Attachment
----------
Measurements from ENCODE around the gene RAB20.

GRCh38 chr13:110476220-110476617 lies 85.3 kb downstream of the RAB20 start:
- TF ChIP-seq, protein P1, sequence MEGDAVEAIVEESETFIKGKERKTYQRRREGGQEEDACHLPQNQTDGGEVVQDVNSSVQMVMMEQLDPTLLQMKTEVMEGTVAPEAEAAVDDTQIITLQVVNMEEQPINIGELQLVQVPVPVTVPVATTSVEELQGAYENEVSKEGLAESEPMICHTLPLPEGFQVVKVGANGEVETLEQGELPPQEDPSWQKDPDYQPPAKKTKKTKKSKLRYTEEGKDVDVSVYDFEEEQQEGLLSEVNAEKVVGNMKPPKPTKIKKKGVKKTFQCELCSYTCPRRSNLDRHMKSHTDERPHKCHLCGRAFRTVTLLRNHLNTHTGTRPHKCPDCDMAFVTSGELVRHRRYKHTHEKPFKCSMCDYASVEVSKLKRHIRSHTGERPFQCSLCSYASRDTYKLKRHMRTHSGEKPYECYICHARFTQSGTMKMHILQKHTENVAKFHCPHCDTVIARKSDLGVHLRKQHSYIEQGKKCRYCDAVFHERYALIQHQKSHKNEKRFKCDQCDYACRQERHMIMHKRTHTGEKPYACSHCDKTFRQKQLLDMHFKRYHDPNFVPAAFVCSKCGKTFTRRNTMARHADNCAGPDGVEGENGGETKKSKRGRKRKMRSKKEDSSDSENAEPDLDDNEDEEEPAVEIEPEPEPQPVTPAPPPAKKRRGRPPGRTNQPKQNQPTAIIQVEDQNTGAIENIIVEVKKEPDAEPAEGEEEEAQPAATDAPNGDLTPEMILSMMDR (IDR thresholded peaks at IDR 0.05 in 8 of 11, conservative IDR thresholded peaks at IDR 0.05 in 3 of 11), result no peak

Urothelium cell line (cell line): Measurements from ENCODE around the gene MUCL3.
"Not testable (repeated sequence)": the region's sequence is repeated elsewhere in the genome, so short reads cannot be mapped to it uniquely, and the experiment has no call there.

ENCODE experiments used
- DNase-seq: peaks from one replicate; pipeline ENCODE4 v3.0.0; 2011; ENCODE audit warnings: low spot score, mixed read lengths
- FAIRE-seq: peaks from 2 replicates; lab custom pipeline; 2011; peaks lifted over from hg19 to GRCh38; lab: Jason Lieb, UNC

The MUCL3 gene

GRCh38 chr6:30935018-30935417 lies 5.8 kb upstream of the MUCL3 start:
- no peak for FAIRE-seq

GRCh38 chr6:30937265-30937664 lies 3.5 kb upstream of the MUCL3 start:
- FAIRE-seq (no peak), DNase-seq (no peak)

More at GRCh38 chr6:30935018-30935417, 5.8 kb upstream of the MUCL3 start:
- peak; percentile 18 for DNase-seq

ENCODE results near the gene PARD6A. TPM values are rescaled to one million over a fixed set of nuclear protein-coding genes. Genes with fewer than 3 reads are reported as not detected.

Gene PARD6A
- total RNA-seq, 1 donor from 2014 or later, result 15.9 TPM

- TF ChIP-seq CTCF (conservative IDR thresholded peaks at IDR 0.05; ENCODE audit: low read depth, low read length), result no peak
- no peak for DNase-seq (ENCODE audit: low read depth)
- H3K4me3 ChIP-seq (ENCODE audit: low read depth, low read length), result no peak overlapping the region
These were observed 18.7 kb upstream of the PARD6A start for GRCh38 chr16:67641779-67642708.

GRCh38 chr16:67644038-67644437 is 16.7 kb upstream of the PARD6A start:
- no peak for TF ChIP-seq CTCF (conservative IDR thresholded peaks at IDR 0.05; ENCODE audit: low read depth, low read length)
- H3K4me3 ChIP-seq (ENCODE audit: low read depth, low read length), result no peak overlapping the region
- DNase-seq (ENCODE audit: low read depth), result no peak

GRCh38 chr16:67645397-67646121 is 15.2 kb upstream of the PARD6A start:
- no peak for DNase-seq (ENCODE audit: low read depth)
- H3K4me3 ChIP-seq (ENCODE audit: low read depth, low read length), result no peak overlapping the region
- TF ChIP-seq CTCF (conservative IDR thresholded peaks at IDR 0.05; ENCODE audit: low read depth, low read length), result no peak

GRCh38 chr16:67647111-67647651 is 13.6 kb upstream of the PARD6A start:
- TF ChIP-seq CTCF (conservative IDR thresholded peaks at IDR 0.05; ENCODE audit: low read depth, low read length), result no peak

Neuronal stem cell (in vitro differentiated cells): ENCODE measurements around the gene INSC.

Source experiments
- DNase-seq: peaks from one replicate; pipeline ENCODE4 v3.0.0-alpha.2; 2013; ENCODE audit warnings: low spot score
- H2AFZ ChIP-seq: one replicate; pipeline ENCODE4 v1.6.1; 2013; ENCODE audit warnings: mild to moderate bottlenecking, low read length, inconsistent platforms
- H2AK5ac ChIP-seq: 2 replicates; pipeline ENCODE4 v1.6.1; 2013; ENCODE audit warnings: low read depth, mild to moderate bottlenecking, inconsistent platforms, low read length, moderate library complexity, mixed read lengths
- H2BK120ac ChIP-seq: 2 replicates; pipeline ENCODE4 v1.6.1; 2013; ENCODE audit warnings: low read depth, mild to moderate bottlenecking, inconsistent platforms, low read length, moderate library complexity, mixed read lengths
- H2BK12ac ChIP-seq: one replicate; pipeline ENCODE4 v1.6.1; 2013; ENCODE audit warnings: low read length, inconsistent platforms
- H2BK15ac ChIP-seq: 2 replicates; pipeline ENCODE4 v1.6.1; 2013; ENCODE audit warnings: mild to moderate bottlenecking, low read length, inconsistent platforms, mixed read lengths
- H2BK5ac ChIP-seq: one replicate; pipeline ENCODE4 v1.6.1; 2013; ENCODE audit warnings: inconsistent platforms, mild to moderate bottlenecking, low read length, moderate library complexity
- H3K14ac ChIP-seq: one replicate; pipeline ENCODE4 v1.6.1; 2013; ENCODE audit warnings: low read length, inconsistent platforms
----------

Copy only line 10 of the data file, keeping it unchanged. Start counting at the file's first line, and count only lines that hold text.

GRCh38 chr6:30935018-30935417 lies 5.8 kb upstream of the MUCL3 start: